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InterCloud Portability Reality Check

I noted the SD Times piece yesterday by David Worthington, and had something of a sinking feeling. Here was AMZN, HP, IBM, MSFT and CRM singing the cloudy version of the old Burger King spot - "Have it your way." ... "We are open and continue to be. Customer choice is our philosophy." Mmmm.   

So, with a hat tip to James Urquhart for pointing out this reality check, I want to thank William Vambenepe. What I appreciate about the discussion in this post is his willingness to distinguish what "portability" might mean when operating at the various levels of cloud service -- application, platform or infrastructure.

William is legitimately skeptical about the likelihood of "application portability across IaaS providers", though I don't think I'd buy his pessimistic prediction of 10 years to achieve it. There is certainly a challenge for workload mobility across "interoperable" IaaS providers. I'll be a bit more positive about the possibilities. I foresee a much quicker uptake on the requirements he sets out by the introduction of a new set of players or, if not new players, significantly new services offered. I think of them as the set of Core Service providers for the InterCloud.

  • standards for key parts of the Cloud computing domain that Vambenepe lists (security, monitoring, provisioning, configuration, language runtime and/or OS, data storage/retrieval, network configuration, integration with local apps, metering/billing)
  • the existence of the requisite set of third-party services to deliver the aforementioned services in a uniform, authoritative and trusted manner
  • the availability of "RightScale-like tools" or the OA&M offerings of the Core Services providers to supply a lot of the heavy lifting required for discovering, mapping, hiding, transforming. (No... I didn't write this to introduce yet another acronym ... Cloud Management as a Service is too unwieldy.)
  • certification of application platforms that support workload migration across major IaaS providers

I'm particularly taken with the notion of an industry segment made up of InterCloud Core Service providers. (Ask anyone who's been unfortunate enough to have me bend their ear for the past couple of months. It's definitely been on my list of speaking points.) I plan to put more emphasis on their identification and definition in posts over the course of the next few weeks.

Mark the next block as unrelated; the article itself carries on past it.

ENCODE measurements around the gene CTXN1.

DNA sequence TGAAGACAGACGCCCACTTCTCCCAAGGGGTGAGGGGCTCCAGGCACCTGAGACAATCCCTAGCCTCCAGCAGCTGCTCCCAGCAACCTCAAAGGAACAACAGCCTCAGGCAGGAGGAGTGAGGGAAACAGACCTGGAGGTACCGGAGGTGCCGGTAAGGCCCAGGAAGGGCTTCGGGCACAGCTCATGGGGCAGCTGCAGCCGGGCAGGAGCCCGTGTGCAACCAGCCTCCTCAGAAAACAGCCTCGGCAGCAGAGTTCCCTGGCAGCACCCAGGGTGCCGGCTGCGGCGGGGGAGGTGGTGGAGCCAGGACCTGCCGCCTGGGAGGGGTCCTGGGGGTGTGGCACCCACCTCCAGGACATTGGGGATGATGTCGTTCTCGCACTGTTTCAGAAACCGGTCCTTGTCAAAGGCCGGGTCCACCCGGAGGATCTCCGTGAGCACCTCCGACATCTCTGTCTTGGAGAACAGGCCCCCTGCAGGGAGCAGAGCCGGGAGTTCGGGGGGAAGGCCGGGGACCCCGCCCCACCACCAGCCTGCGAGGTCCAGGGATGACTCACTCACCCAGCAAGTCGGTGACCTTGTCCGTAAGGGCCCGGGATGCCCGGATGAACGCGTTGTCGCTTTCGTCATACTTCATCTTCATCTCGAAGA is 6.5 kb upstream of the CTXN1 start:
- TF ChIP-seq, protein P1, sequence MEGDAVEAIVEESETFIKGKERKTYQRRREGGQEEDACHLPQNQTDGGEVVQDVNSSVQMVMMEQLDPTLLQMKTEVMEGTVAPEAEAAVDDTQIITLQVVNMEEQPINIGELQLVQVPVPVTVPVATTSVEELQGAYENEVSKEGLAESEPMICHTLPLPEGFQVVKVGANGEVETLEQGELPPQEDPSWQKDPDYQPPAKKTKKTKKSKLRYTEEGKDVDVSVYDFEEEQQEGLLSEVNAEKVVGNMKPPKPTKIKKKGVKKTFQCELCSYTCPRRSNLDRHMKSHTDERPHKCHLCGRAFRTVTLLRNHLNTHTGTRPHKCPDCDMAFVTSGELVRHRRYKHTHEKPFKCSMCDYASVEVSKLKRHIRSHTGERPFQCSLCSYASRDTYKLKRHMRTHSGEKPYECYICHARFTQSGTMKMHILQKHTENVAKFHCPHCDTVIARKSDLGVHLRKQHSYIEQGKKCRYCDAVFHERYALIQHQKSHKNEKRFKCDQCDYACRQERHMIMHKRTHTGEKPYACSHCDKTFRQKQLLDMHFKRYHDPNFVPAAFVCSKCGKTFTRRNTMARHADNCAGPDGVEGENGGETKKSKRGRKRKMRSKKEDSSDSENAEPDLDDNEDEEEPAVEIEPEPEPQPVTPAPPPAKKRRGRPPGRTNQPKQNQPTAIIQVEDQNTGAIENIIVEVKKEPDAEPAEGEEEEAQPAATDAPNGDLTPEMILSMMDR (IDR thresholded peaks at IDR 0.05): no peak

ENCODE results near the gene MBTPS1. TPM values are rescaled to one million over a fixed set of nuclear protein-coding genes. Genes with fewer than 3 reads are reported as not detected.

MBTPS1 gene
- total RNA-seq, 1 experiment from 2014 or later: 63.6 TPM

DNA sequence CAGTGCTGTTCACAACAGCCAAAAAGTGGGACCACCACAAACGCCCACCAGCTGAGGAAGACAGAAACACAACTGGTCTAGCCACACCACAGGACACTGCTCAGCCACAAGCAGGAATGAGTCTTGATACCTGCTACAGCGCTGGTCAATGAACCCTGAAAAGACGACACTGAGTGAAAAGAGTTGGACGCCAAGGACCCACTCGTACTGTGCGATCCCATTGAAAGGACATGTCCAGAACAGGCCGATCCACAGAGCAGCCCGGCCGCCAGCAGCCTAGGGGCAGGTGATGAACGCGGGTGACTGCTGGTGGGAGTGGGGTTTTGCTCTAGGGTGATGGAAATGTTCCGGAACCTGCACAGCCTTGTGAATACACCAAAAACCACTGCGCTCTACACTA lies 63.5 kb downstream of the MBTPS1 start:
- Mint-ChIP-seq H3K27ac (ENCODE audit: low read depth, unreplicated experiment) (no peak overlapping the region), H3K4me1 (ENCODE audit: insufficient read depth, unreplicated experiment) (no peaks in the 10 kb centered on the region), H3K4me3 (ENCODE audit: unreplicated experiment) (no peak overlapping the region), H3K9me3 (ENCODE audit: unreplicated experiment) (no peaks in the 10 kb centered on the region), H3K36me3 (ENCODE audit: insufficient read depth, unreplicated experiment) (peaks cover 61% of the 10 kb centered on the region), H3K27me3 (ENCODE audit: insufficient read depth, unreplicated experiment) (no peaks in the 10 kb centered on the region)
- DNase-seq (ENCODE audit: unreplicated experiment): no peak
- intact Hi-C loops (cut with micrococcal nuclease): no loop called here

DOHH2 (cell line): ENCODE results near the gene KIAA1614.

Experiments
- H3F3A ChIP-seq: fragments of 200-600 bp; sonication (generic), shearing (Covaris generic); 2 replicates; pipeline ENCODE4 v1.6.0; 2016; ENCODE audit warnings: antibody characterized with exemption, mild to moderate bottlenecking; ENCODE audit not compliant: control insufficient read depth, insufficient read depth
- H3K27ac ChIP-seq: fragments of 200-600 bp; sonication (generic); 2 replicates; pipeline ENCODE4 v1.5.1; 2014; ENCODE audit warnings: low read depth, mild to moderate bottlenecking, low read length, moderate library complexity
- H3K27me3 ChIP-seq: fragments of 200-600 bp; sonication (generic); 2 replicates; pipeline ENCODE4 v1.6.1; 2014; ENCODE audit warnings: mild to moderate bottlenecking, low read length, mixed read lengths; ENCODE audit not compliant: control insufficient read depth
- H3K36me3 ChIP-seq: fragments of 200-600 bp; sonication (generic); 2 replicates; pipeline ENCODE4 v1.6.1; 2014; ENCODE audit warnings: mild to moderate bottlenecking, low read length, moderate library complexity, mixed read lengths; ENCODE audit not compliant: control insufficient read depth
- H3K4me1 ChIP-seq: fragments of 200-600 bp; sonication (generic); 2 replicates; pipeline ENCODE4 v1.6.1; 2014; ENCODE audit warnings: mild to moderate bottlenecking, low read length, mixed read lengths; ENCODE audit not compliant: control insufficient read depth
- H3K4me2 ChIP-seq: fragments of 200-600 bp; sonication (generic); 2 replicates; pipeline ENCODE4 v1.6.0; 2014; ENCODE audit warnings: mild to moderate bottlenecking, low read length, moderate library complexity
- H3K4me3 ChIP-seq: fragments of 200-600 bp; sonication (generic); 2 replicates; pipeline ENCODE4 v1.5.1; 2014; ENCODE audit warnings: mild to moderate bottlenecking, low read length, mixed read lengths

Reality check on Cloud portability


Because the reality is that, Manifesto or no Manifesto, you are not going to get application portability across IaaS-type Cloud providers. At least for production applications. Sorry. As a consolation prize, you may get some runtime portability such that we’ll be shown nice demos of prototype apps moving from one provider to another (either as applications or as virtual machines). Clap clap until you realize that they left behind their monitoring capabilities, or that their configuration rules don’t validate anything anymore. And that your printer ran out of red ink when printing the latest compliance report. Oops


Standards are always supposed to prevent vendor lock-in. And there is a need for some of that, of course. But look at the track records. How many applications do you know that are certified and supported on any SQL database, any Unix operating system and any J2EE app server? And yet, standardizing queries on relational data and standardizing an enterprise-class runtime environment for one programming language are pretty constrained scopes in the grand scheme of things. At least compared to all the aspects that you need to standardize to provide real Cloud portability (security, monitoring, provisioning, configuration, language runtime and/or OS, data storage/retrieval, network configuration, integration with local apps, metering/billing, etc). And we’re supposed to put together a nice bundle of standards that will guarantee drag-and-drop portability accross all these concerns? In how many lifetimes?

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